KALININGRAD, July 4 (RIA Novosti) - Russian President Vladimir Putin discussed a broad range of issues, from UN reform to Iraq, with French President Jacques Chirac and German Chancellor Gerhard Schroeder on Sunday during a routine visit to Kaliningrad, a Russian exclave on the Baltic Sea.
Putin told a news conference after the talks that he hoped for productive cooperation with the Germany and France next year, when Russia holds the rotating presidency over the G8, an organization uniting the world's leading industrialized nations.
Putin said: "Energy security might become a priority on the G8 agenda in this period. I have no doubt that the G8 will borrow from the experience of the Russia-EU dialogue when making the relevant preparations."
The Russian leader added that they had considered a number of issues related to this week's G8 summit in Scotland. "I should say that we are pleased with the interaction with our French and German colleagues in the G8," he said.
Putin mentioned that Russia was ready to take part in the schemes to write off poor countries' debts. But he said changing international policy rather than the volume of investment could be the most effective way to solve the problems of poor states. In particular, he proposed that the industrialized countries cut back on subsidies, open up their markets and conduct institutional reforms.
The president said the debates on UN reform must not lead to conflicts within or a split of the organization. He said various schemes to reform the Security Council had been proposed.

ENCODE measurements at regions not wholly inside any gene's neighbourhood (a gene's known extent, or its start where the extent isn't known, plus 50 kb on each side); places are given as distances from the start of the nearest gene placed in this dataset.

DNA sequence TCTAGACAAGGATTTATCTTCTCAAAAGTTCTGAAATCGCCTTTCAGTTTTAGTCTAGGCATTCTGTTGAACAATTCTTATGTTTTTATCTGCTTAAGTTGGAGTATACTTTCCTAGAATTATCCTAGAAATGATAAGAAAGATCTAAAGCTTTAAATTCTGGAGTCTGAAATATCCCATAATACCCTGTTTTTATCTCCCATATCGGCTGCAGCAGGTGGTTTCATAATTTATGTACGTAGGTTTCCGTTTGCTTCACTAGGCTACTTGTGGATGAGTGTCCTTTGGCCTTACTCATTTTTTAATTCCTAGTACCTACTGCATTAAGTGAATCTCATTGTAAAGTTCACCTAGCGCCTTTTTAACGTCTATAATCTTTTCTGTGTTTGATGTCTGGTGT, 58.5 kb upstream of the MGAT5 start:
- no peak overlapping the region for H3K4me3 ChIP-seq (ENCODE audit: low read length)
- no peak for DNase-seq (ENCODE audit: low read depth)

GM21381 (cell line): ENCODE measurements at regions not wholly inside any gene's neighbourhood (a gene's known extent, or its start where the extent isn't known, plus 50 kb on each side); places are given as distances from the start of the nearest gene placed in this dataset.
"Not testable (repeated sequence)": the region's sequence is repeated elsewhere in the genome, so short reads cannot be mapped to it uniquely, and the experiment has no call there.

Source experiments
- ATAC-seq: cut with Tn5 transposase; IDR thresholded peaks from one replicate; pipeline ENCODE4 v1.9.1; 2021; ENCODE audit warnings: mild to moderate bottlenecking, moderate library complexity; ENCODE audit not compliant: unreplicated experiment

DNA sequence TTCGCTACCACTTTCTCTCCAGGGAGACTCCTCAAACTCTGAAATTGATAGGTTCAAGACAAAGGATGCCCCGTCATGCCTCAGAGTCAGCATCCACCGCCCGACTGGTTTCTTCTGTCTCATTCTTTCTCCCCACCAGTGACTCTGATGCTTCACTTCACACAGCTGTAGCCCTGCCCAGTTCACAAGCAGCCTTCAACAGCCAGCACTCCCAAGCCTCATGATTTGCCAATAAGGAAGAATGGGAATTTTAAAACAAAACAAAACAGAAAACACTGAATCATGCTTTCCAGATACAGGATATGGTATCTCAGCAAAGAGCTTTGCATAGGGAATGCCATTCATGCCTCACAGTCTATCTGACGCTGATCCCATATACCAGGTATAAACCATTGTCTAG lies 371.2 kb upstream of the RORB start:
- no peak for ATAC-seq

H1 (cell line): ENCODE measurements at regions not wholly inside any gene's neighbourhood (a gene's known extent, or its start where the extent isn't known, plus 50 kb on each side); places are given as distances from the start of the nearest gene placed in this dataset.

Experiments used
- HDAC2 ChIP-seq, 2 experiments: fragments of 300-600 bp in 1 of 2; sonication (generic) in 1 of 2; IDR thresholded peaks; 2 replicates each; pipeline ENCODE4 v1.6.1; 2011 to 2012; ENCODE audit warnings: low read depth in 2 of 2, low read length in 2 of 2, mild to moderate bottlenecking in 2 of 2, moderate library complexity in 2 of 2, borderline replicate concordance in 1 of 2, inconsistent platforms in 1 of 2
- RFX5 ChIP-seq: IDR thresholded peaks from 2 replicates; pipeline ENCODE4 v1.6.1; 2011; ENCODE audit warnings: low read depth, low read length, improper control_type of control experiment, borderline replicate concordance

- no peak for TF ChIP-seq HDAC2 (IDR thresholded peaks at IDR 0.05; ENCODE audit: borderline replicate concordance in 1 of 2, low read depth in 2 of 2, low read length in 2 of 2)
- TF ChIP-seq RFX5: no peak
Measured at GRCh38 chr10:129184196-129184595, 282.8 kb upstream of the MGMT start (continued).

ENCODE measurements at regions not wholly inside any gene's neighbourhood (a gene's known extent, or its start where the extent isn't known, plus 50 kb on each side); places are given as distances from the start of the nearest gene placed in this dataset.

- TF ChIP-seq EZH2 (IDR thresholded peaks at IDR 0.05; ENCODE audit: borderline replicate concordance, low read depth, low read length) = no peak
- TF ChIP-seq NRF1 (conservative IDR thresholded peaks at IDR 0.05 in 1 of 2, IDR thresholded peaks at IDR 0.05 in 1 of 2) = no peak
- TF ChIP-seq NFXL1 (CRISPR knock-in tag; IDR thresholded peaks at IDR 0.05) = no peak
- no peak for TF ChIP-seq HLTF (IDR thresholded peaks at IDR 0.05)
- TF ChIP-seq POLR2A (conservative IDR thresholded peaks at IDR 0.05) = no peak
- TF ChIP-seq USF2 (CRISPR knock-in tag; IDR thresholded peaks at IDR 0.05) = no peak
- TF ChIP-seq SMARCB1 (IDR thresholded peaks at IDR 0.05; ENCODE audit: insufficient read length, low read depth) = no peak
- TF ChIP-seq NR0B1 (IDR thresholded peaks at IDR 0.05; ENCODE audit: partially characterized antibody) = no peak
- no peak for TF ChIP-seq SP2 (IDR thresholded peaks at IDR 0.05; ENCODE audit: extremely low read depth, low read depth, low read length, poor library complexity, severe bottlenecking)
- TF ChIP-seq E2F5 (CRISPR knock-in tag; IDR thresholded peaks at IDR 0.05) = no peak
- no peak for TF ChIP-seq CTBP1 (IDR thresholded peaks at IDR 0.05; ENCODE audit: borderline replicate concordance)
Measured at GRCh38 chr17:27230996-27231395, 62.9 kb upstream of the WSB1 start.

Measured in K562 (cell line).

"Russia will agree to any reasonable proposal that is supported by the broadest possible majority of states," the president said. "The most important thing is to ensure that the debates on reform will not split the organization, provoke conflict or common misunderstanding, or turn the UN into a mere discussion club that is incapable of solving important problems."
Putin told journalists that Russia would support Germany's permanent membership on the UN Security Council.
While talking about Iraq, the Russian leader called on members of the international community to put the differences they had had behind them and to pool efforts so that the Iraqis could take the country's fate into their own hands.
The president said he did not believe Russia's decision not to participate in the Iraq operation was a political defeat. "Does it mean that if our soldiers are not dying in Iraq, we have lost? I don't think so," Putin said in response to a question.
Putin also emphasized that Russia had been granted observer status in the Organization of the Islamic Conference, which unites more than a billion Muslims, a few days earlier.
"I hope this will already enable us to make a positive contribution to solving the Iraq problem," Putin said.